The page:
Woodstock was a clear inspiration when pioneering Memphis soul label Stax Records decided to name its Wattstax festival, held in Watts in southern Los Angeles on the seventh anniversary of the 1965 Watts Rebellion. Wattstax was a legendary summit for Black pop in its own right, spawning a live album and concert film. Stax artists Isaac Hayes, The Staple Singers, Rufus Thomas, The Bar-Kays, and Eddie Floyd all performed, and the Reverend Jesse Jackson was the emcee for the marathon day of performances at the Los Angeles Memorial Coliseum.
Live Aid (1985)
After Boomtown Rats frontman Bob Geldof organized the 1984 charity single “Do They Know It’s Christmas?” to raise funds to combat famine in Ethiopia, he decided to up the ante with a massive international concert to benefit the same cause. Held simultaneously in London and Philadelphia on July 13, 1985, Live Aid was a transatlantic event featuring Elton John, David Bowie, a reunited Led Zeppelin, and Phil Collins, who took a Concorde jet in order to perform at both concerts. Bono jumped into the audience for a performance that turned U2 into international stars, and Queen rose to the occasion with one of the most legendary festival sets of all time.
Perry Farrell founded Lollapalooza in 1991 as a sendoff for his band Jane’s Addiction before their breakup. Turning the idea of an alternative rock festival tour into an annual summer tradition, however, Lollapalooza truly became a cultural force in its second year with headliners including Red Hot Chili Peppers, Ice Cube, Ministry, and Jesus And Mary Chain, and side stage upstarts like Tool and Rage Against the Machine. The rapidly exploding Seattle bands Pearl Jam and Soundgarden became the star attractions of the second Lollapalooza, however, with some rare performances by the supergroup featuring members of both bands, Temple of the Dog.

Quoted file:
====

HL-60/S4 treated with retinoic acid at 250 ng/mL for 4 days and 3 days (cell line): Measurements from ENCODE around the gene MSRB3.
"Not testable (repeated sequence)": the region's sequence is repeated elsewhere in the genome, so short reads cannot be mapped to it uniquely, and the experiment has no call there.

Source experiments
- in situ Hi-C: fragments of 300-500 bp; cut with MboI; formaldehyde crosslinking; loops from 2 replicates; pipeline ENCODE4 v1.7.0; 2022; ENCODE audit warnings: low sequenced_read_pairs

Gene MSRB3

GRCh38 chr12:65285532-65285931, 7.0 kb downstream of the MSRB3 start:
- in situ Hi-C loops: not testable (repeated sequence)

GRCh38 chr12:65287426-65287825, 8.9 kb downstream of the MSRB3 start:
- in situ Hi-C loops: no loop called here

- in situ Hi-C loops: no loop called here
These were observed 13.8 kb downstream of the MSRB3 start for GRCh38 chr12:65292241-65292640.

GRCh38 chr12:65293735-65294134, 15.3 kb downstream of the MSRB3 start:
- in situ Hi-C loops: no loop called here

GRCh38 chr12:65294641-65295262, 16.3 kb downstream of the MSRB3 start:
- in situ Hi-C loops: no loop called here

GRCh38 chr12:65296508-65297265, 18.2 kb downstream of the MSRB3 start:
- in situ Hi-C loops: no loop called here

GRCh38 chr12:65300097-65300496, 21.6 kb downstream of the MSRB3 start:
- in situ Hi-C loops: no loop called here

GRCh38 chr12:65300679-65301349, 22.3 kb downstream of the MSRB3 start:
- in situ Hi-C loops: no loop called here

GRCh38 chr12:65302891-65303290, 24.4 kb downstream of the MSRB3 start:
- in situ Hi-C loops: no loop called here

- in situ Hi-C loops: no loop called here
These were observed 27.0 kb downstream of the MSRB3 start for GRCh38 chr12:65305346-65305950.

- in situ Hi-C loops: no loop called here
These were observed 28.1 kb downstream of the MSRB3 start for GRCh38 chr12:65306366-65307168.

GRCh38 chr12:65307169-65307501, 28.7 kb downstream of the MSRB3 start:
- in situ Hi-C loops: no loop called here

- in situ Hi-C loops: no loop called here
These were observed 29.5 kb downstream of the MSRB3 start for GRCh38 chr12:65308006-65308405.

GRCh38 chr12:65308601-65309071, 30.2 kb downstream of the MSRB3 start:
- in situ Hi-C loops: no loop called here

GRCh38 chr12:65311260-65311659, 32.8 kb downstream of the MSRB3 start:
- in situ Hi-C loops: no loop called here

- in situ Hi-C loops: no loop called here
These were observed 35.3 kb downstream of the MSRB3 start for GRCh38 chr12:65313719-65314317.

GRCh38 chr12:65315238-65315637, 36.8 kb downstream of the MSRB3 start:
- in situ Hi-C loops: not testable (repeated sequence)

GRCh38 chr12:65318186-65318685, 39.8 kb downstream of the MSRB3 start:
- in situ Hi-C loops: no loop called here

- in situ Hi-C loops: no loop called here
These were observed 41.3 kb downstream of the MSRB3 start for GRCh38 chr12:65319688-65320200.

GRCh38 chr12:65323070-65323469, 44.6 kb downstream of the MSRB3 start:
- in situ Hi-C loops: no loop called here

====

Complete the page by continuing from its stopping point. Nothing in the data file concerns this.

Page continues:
Pilton, Somerset had been the site of one of England’s most beloved annual rock festivals since 1970. Glastonbury’s most legendary year was 1995, at the height of the Britpop movement, when so many fans without tickets jumped the security fence that attendance is believed to have doubled from the previous year. Oasis, Elastica, The Cure, Jeff Buckley, and PJ Harvey all performed. But when The Stone Roses had to cancel at the last minute, the far lesser known Pulp were selected to take their slot, and a climactic performance of their just-released hit “Common People” helped the band become champions of the Britpop era.